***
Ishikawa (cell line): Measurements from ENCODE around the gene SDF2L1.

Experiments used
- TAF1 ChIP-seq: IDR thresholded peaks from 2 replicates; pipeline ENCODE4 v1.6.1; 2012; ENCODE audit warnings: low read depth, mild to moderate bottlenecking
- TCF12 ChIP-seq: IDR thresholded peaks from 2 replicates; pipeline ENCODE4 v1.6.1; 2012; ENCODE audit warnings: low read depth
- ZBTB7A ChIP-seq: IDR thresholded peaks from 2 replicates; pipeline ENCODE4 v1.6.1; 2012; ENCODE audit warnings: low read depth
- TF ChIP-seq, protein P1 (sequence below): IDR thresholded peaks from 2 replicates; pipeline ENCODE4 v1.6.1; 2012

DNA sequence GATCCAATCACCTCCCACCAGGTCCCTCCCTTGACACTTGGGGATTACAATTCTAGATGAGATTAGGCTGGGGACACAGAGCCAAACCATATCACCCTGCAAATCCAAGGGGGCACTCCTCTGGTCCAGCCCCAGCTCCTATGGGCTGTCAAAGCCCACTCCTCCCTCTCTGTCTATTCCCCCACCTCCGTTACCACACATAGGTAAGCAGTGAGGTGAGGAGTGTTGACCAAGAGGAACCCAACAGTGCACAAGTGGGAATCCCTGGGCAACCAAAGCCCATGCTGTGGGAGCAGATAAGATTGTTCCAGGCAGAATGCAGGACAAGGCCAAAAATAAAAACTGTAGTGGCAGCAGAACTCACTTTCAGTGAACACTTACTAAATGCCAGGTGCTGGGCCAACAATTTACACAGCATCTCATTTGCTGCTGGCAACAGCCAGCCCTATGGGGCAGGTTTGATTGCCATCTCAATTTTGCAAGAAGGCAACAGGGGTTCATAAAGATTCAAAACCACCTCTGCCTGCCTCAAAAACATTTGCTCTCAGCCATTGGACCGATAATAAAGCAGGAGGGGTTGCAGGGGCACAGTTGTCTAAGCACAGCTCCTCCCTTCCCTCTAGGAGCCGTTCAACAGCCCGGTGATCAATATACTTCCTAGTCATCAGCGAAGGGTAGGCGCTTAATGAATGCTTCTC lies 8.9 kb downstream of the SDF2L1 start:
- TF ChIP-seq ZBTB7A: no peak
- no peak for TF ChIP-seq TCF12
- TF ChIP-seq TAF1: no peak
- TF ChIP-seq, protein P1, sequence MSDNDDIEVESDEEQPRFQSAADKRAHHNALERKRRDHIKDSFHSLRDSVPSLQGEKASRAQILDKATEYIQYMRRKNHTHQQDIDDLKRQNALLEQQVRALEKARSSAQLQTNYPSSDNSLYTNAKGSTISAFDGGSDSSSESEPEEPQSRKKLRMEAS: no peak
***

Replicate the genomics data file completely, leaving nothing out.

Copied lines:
Ishikawa (cell line): Measurements from ENCODE around the gene SDF2L1.

Experiments used
- TAF1 ChIP-seq: IDR thresholded peaks from 2 replicates; pipeline ENCODE4 v1.6.1; 2012; ENCODE audit warnings: low read depth, mild to moderate bottlenecking
- TCF12 ChIP-seq: IDR thresholded peaks from 2 replicates; pipeline ENCODE4 v1.6.1; 2012; ENCODE audit warnings: low read depth
- ZBTB7A ChIP-seq: IDR thresholded peaks from 2 replicates; pipeline ENCODE4 v1.6.1; 2012; ENCODE audit warnings: low read depth
- TF ChIP-seq, protein P1 (sequence below): IDR thresholded peaks from 2 replicates; pipeline ENCODE4 v1.6.1; 2012

DNA sequence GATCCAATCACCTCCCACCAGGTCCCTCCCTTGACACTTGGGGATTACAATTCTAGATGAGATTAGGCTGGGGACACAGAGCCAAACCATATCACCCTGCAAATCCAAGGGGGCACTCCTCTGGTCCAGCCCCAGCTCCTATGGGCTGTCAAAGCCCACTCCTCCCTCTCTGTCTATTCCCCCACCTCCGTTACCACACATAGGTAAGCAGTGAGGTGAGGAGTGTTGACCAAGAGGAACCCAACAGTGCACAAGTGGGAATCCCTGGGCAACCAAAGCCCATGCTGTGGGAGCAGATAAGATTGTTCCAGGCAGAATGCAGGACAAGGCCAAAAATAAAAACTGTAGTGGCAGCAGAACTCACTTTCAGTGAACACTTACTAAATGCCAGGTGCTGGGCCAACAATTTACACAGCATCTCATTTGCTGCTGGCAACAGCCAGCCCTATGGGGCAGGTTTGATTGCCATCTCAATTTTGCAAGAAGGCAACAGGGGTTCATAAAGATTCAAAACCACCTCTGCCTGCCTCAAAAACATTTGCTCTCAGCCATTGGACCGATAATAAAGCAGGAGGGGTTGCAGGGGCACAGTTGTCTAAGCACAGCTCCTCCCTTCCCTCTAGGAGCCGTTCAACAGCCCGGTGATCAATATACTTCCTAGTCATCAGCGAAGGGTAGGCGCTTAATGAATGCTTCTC lies 8.9 kb downstream of the SDF2L1 start:
- TF ChIP-seq ZBTB7A: no peak
- no peak for TF ChIP-seq TCF12
- TF ChIP-seq TAF1: no peak
- TF ChIP-seq, protein P1, sequence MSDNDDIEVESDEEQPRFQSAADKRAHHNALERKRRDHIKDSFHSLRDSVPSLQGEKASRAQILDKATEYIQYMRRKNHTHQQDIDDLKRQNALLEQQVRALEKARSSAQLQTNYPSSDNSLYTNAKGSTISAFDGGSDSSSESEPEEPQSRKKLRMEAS: no peak